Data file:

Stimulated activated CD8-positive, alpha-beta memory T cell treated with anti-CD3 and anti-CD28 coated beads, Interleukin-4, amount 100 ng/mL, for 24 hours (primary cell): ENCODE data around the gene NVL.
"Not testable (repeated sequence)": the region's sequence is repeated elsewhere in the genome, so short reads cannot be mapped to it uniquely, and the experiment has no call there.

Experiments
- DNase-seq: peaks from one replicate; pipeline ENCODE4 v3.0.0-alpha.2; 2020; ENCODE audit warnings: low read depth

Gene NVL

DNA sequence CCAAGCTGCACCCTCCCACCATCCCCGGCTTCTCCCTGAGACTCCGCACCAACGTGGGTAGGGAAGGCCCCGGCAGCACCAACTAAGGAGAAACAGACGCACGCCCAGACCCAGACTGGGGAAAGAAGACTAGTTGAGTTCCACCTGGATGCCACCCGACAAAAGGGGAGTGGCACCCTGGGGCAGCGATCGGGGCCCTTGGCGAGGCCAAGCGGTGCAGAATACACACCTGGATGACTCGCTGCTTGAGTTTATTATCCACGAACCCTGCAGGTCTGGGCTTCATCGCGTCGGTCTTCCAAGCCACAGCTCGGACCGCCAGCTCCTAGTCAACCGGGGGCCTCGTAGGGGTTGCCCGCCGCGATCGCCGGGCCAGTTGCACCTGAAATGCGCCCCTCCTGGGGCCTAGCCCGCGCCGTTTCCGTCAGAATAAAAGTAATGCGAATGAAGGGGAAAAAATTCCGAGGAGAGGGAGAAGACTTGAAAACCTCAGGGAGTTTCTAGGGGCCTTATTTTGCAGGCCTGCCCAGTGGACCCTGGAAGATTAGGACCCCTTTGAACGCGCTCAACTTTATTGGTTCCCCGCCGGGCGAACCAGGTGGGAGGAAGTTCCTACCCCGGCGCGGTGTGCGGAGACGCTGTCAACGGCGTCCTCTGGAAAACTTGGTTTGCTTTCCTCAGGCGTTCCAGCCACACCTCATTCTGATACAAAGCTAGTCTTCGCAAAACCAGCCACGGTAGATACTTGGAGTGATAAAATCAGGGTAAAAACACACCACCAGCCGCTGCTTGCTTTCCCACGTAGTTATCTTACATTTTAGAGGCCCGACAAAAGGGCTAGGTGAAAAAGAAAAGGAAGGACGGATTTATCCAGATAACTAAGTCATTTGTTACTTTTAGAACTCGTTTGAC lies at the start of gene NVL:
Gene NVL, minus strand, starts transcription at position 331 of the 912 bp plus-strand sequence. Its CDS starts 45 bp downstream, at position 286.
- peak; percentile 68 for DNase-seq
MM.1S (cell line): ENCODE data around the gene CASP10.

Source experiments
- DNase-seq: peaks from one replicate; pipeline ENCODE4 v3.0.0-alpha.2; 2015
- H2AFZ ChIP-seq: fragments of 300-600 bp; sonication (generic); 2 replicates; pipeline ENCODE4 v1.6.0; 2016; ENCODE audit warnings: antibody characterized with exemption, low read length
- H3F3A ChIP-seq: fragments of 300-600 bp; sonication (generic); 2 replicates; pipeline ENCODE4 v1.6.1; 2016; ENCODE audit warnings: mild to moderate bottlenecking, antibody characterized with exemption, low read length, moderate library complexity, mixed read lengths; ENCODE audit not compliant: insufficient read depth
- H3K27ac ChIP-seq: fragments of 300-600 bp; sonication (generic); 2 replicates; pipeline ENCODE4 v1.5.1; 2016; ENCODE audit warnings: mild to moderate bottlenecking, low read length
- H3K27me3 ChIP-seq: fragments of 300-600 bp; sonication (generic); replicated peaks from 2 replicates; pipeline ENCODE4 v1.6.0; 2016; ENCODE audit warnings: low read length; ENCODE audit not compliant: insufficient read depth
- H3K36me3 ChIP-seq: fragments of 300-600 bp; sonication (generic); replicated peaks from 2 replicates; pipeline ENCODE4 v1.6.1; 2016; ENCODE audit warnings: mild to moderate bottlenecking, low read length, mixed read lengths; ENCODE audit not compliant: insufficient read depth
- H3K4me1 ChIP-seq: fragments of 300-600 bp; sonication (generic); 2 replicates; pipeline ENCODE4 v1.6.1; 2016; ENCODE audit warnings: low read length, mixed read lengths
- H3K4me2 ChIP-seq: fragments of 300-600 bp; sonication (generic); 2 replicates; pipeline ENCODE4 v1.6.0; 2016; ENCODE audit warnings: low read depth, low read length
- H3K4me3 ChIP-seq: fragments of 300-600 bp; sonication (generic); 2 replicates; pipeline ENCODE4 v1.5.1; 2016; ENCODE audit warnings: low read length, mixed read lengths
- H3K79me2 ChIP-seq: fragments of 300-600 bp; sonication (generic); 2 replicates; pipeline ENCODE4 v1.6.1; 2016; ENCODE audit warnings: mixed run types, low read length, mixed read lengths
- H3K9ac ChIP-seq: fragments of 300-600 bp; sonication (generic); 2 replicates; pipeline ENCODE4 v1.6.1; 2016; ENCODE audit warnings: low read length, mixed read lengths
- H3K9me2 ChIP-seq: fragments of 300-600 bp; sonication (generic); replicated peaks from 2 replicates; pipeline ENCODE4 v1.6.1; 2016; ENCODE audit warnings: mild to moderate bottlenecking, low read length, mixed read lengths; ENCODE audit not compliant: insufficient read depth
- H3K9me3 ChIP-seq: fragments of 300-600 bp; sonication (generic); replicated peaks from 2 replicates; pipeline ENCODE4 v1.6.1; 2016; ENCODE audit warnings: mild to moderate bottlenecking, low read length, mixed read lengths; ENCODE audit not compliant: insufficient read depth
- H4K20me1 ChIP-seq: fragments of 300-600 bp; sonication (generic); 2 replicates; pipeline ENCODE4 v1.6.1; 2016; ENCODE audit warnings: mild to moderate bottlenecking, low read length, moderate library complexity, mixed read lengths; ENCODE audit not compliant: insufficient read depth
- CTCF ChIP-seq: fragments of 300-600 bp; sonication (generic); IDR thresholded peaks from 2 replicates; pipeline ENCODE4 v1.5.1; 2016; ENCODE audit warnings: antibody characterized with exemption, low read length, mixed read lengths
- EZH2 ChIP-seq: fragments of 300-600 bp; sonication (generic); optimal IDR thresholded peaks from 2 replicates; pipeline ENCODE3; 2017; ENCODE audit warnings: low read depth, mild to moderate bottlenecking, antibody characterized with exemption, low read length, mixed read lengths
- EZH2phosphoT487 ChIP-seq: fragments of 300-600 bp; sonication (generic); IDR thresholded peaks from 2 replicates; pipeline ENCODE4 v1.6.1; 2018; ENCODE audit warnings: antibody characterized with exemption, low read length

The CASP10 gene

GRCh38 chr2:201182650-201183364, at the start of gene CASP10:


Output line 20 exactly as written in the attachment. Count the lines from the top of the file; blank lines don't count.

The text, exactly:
- H3K79me2 ChIP-seq: fragments of 300-600 bp; sonication (generic); 2 replicates; pipeline ENCODE4 v1.6.1; 2016; ENCODE audit warnings: mixed run types, low read length, mixed read lengths